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Blood:Water Book Club: “The Poisonwood Bible,” Section 7




In Book Five: Exodus and Book Six: Song of the Three Children, we can see how differently the Price sisters have all chosen to see their pasts and move forward, and how their philosophies have been shaped over time.

Adah studies viruses and has made important discoveries related to Ebola and AIDS. Along the way, however, she has “lost her slant” by conforming to society and wonders if it is right to leave one’s old self behind. She realizes, however, how much of our own world views, and in fact, civilization itself, is based on misunderstanding.

Rachel is the least changed. In a sense, she regrets never having returned to the US, but knows she never would have been able to fit in after all she experienced, which is still of the utmost importance to her. She is proud of the life she has created at The Equatorial, but has further developed racist and classist views.

She and Leah especially share a very tense relationship. Whereas Rachel sees herself as being above others, Leah struggles greatly with her whiteness. She mourns the lack of justice she sees in the world and is desperate for forgiveness, not just for the impact her family had on Kilanga, but also for America’s impact on the Congo.

All three were forever shaped by the time spent in Kilanga, and while they show it in different ways, revere and respect Africa and its spirit.

Finally, in Book Seven: The Eyes in the Trees, the spirit of Ruth May reflects on a final voyage Orleanna and her sisters make to say a final goodbye to her. She observes that change is created by even the smallest actions that we may never realize. After so many years of seeking forgiveness, Ruth May’s spirit urges them on this journey to grant themselves that and move forward.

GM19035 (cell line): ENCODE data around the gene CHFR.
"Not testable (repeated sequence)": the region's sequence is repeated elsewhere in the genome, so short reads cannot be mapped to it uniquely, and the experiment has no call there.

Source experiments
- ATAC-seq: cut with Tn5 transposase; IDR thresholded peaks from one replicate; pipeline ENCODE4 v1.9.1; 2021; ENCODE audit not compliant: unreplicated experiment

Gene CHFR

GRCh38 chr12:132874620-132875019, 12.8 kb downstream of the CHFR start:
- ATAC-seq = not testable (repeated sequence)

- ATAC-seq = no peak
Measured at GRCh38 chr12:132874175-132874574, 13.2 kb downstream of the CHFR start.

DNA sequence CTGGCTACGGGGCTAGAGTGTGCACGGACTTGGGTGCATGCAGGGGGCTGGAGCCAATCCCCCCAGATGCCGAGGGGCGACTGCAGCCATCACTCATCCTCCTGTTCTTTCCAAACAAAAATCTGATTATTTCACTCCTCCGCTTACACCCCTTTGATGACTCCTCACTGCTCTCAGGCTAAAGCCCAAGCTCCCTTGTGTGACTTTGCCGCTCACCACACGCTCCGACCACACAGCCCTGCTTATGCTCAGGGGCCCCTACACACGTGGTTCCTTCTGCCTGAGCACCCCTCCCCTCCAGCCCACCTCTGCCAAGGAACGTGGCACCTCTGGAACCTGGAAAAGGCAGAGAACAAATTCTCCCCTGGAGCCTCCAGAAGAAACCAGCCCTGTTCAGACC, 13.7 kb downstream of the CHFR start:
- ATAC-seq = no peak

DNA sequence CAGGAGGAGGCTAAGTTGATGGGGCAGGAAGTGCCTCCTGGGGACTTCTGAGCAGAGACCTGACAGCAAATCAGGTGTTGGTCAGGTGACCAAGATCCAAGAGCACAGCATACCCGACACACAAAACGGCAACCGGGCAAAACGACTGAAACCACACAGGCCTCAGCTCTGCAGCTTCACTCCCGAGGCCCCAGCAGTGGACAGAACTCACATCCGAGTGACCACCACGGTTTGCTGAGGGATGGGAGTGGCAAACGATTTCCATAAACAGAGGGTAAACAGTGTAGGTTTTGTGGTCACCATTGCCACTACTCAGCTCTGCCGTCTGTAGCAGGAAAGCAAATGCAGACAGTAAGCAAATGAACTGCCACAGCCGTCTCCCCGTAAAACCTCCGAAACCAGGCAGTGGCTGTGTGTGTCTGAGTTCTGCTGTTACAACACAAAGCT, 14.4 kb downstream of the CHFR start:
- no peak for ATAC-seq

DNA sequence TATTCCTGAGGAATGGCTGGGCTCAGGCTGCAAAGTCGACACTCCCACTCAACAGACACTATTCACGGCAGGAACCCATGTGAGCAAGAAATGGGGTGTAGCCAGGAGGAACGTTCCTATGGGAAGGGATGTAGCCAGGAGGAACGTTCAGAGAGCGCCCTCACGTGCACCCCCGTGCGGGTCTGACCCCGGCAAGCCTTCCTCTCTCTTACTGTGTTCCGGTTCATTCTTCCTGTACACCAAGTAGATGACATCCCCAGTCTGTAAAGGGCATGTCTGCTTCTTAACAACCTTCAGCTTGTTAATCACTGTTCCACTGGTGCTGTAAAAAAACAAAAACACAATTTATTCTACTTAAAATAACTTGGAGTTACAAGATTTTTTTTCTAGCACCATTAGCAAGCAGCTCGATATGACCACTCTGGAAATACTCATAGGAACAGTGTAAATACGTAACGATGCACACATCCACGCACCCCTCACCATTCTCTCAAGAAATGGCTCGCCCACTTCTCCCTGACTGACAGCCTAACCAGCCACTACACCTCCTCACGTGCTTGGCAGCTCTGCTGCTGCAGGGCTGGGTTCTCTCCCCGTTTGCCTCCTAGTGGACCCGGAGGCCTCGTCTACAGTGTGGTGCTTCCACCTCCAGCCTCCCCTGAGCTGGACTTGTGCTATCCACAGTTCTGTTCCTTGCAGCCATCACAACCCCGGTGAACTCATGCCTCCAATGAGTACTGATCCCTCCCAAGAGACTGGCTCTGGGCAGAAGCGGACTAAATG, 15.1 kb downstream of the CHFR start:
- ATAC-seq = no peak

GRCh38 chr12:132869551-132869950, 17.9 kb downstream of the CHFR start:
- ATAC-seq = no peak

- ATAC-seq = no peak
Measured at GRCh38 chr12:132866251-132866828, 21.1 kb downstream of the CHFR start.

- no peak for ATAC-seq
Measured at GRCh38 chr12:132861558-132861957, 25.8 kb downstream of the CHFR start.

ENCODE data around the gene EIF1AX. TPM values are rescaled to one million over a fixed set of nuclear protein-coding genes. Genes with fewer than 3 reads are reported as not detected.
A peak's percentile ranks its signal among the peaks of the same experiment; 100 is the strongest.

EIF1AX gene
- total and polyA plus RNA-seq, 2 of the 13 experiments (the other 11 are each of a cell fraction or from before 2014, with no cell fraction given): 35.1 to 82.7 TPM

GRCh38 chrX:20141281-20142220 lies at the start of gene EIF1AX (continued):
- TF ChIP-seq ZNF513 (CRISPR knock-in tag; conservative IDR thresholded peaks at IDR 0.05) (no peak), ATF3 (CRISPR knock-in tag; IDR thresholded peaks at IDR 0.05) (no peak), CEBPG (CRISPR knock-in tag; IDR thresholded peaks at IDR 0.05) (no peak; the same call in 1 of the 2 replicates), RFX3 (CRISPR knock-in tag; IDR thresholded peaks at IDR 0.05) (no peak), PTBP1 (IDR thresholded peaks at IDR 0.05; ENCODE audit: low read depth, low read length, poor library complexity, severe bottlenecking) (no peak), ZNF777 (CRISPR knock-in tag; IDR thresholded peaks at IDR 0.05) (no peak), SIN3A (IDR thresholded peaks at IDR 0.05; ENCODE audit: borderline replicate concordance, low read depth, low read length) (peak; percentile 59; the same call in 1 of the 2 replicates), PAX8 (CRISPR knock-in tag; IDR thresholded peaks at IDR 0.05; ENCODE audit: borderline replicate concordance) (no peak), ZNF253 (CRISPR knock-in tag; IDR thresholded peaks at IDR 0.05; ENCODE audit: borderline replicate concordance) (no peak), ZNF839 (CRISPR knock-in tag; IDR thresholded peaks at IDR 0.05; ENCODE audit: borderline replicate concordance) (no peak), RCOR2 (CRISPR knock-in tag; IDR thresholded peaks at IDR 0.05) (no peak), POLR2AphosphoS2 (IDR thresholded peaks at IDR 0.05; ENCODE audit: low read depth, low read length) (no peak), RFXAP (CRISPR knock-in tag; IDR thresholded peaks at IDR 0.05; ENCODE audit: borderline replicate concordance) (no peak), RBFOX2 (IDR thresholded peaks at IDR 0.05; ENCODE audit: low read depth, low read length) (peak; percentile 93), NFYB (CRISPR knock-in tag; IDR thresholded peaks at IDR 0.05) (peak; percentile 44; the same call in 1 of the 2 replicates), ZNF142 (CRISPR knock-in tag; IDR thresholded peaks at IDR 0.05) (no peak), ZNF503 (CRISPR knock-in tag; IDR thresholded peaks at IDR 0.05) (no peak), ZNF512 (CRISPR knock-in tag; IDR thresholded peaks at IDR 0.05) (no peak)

Consequence; Redemption; Forgiveness; Search for belonging; Learning to live with history

Powerful Lines*

  • I rock back and forth on my chair like a baby, craving so many impossible things: justice, forgiveness, redemption. I crave to stop bearing all the wounds of this place on my own narrow body. But I also want to be a person who stays, who goes on feeling anguish where anguish is due. I want to belong somewhere, damn it. (Leah, 567)
  • All human odes are essentially one. “My life: what I stole from history, and how I live with it.” (Adah, 590)
  • You have nothing to lose but your chains. But I don’t happen to agree. If chained is where you have been, your arms will always bear marks of the shackles. What you have to lose is your story, your slant. You’ll look at the scars on your arms and see mere ugliness, or you’ll take great care to look away from them and see nothing. Either way, you have no words for the story of where you came from. (Adah, 594)
  • [Father] came on strong, thinking he’d save the children, and what does he do but lose his own? … You can’t just sashay into the jungle aiming to change it all over to the Christian style, without expecting the jungle to change you right back. (Rachel, 618-619)
  • History holds all things in balance, including large hopes and shorts lives. (Adah, 631)
  • Poor Africa. No other continent has endured such an unspeakably bizarre combination of foreign thievery and foreign goodwill. (Adah, 632)

Questions to Ponder

  1. In these sections, Leah and Adah reflect often on learning to deal with one’s past. How have each of the girls chosen to deal with their past?
  2. Adah and Orleanna returned to Georgia and found purpose in medical research, and gardening and the civil rights movement, respectively. Rachel settled in South Africa and found “success in [her] own right” with The Equatorial. Why do you think Leah struggled so much to find a place where she belonged?
  3. In the final reflection from Ruth May, she observes that even the smallest of moments have consequences and can lead to change in unforeseen ways. How can we keep this in mind in our daily lives?

*Quotes cited according to 2003 HarperTouch edition.

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